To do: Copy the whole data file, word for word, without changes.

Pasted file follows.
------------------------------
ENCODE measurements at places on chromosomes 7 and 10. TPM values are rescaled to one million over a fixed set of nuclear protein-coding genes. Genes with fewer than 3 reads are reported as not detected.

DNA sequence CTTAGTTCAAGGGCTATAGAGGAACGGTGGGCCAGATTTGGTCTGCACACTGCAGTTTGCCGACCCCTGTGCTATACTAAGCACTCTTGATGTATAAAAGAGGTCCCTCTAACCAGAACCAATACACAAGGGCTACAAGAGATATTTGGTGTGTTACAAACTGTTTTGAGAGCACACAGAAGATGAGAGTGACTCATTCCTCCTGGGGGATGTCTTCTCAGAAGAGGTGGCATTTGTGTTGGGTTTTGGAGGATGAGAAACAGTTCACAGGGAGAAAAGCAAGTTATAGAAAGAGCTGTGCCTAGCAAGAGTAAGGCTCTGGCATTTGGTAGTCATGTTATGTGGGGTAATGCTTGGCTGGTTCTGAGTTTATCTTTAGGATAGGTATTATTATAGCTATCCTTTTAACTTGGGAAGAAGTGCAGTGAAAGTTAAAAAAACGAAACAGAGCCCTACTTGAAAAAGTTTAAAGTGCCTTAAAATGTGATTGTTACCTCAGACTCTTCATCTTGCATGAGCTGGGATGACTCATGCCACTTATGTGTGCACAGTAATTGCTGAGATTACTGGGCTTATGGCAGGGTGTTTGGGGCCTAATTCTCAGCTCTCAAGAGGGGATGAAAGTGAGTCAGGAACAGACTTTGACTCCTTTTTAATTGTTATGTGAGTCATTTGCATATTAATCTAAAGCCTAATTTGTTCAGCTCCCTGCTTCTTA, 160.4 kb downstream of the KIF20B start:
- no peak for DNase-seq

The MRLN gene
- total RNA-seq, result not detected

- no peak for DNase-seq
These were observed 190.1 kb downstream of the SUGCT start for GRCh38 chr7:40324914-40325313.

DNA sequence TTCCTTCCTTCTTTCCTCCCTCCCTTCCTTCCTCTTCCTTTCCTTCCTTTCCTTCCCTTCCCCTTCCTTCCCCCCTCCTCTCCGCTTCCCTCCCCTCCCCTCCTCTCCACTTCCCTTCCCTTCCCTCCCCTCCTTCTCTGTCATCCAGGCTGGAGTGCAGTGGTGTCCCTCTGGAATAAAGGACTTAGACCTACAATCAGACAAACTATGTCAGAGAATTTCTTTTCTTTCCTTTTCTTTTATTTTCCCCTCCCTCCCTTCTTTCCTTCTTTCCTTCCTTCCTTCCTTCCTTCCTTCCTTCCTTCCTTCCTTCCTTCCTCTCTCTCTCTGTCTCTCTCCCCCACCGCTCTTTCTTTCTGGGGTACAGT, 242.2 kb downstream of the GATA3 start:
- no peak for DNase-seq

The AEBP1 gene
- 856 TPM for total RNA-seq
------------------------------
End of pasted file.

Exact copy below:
ENCODE measurements at places on chromosomes 7 and 10. TPM values are rescaled to one million over a fixed set of nuclear protein-coding genes. Genes with fewer than 3 reads are reported as not detected.

DNA sequence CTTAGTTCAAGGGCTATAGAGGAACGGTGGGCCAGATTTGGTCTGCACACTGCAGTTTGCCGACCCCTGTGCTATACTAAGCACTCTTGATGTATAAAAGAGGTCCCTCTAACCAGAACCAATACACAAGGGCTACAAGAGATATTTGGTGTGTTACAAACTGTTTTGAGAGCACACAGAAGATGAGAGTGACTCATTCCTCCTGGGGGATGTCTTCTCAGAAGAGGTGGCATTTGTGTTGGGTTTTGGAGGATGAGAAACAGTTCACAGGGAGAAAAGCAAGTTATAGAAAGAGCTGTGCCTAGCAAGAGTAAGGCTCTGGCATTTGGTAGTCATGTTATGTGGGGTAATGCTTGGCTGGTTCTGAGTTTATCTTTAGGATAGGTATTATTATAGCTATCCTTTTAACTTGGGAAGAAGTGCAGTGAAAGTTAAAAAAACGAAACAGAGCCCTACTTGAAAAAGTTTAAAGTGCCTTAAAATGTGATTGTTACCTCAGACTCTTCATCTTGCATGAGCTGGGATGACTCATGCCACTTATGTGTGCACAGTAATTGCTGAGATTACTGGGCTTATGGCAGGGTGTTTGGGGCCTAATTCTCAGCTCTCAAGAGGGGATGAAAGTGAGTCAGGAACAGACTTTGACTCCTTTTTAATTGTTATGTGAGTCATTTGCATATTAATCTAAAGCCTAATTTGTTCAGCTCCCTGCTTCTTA, 160.4 kb downstream of the KIF20B start:
- no peak for DNase-seq

The MRLN gene
- total RNA-seq, result not detected

- no peak for DNase-seq
These were observed 190.1 kb downstream of the SUGCT start for GRCh38 chr7:40324914-40325313.

DNA sequence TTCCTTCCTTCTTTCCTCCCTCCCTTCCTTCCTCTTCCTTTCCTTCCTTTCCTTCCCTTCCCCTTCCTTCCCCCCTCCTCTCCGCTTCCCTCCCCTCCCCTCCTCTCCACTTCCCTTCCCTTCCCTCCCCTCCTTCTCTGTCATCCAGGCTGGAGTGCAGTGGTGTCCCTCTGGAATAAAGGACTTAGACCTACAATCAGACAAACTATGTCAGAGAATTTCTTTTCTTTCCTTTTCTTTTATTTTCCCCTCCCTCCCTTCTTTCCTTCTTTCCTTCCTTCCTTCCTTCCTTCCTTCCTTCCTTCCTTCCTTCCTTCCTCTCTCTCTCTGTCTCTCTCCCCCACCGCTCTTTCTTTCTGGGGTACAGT, 242.2 kb downstream of the GATA3 start:
- no peak for DNase-seq

The AEBP1 gene
- 856 TPM for total RNA-seq